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Old Britain was by degrees swept away, after much hard fighting; and the history of New England at length begins. Christianity, overspreading the land in the Seventh Century, did much to lighten the woes of the down-trodden Celts: a wonderful difference there was between the Christian conquest of Somerset and the Pagan conquest of Sussex. The new creed brought in its train scores of Latin words, such as candle, altar, church, &c., which have been employed by us ever since the Kentish King's baptism.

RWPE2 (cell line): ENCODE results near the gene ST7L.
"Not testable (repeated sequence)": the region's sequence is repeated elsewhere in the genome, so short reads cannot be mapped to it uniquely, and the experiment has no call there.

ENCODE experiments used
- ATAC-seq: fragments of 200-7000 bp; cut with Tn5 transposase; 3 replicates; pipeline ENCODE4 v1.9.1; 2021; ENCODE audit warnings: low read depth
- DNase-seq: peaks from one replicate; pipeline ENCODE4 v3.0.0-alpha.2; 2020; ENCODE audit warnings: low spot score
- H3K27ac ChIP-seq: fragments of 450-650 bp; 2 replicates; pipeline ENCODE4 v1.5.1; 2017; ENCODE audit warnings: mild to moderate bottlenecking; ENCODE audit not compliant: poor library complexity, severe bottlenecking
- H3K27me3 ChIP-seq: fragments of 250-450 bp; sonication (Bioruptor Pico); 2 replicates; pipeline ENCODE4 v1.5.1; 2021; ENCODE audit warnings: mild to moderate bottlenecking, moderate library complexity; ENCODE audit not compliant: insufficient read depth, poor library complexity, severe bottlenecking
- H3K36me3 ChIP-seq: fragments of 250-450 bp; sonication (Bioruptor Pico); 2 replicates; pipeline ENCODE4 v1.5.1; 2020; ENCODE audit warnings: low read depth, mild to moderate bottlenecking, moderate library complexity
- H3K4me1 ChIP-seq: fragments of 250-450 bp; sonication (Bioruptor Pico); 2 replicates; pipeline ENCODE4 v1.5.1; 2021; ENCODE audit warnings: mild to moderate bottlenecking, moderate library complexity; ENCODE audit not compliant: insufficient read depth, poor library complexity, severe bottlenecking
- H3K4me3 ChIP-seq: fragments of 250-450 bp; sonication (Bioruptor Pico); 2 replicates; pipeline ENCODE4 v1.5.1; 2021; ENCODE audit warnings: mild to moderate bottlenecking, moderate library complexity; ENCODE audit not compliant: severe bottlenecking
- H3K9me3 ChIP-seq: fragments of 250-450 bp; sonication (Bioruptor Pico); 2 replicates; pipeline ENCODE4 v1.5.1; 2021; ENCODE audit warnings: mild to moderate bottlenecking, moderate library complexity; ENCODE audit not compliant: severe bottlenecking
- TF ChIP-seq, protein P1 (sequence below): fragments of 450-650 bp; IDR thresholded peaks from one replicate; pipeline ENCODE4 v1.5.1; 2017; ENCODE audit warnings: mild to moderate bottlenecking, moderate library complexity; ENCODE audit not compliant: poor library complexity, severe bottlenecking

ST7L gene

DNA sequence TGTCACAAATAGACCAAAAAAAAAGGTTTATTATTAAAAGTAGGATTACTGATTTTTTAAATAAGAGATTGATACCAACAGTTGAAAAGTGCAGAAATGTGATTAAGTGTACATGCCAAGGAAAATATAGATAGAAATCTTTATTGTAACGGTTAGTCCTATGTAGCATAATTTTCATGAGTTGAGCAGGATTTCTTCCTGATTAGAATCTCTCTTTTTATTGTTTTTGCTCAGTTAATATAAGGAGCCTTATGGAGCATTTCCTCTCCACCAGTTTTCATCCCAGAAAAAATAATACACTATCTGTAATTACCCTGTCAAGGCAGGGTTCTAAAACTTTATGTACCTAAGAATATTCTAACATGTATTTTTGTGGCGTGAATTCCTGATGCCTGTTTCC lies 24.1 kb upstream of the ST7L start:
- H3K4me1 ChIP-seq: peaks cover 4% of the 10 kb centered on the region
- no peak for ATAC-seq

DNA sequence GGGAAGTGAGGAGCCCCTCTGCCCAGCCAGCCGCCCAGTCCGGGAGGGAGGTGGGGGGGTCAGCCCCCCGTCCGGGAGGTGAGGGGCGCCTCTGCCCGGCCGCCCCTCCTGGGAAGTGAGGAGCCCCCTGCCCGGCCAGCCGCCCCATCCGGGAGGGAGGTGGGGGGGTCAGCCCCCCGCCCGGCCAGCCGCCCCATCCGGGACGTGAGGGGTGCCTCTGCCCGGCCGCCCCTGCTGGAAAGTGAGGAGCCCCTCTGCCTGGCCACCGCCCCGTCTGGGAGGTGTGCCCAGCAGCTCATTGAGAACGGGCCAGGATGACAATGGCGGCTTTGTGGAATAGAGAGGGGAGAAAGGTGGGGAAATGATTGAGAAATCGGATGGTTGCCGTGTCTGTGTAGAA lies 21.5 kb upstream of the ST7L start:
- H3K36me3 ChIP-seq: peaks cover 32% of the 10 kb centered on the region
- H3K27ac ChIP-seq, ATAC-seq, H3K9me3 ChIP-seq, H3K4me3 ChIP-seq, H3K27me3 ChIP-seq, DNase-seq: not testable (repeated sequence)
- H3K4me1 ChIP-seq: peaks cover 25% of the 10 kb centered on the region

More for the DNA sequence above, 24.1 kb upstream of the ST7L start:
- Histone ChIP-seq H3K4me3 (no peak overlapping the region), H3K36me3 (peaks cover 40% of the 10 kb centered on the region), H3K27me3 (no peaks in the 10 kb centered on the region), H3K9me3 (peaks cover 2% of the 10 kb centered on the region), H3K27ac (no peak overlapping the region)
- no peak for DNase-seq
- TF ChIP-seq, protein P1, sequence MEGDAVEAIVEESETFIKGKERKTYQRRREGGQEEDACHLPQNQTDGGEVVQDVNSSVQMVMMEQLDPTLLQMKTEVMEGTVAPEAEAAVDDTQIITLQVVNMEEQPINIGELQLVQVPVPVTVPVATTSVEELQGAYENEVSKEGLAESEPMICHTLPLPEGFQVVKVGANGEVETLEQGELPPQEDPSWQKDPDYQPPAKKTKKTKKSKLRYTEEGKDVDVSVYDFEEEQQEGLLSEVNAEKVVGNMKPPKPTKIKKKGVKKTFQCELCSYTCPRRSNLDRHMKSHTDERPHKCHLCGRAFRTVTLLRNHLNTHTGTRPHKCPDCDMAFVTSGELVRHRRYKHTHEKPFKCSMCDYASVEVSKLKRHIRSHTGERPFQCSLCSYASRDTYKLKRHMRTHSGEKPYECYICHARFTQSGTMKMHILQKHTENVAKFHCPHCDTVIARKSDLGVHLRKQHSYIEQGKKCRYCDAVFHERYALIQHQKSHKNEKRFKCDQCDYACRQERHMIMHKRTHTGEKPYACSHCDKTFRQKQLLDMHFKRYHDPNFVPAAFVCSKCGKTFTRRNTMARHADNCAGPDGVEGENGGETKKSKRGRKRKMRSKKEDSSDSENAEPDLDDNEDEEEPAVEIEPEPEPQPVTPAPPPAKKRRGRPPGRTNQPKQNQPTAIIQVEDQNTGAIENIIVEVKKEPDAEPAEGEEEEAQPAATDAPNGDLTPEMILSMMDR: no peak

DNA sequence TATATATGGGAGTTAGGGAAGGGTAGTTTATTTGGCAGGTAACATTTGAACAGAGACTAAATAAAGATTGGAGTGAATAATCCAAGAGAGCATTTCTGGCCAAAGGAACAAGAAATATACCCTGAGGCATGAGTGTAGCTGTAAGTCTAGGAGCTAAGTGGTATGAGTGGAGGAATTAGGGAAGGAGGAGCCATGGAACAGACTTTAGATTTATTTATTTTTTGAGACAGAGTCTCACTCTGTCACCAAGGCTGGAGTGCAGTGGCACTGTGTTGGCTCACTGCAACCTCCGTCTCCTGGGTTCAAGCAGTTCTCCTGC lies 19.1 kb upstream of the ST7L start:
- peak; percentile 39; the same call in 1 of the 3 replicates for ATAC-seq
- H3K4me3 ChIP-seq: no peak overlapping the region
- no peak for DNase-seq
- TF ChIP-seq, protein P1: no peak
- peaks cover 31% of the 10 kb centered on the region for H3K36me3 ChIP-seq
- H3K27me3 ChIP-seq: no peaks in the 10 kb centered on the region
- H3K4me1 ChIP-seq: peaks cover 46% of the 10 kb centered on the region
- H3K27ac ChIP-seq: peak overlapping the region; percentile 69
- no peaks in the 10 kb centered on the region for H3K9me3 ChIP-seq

At this point I halt, finding no better opportunity for setting forth the grammar employed by our forefathers, traces of which, mangled as it is by the wear and tear of centuries, may still be found.
Steorran Tungan Eágan
Dat. Steorrum Tungum Eágum and travail, were brought back to England by our Norman conquerors. Bother, a favourite oath of the ladies in our time, comes to us from the Irish; it means mente affligere. --Garnett, p. 161.
We have still a few Plurals left, formed by vowelchange from the Singular. These are feet, teeth, mice, lice, geese, men. Three substantives, deer, sheep, swine, are the same in both numbers. Oxen is our one Plural in en that has come down from very early times.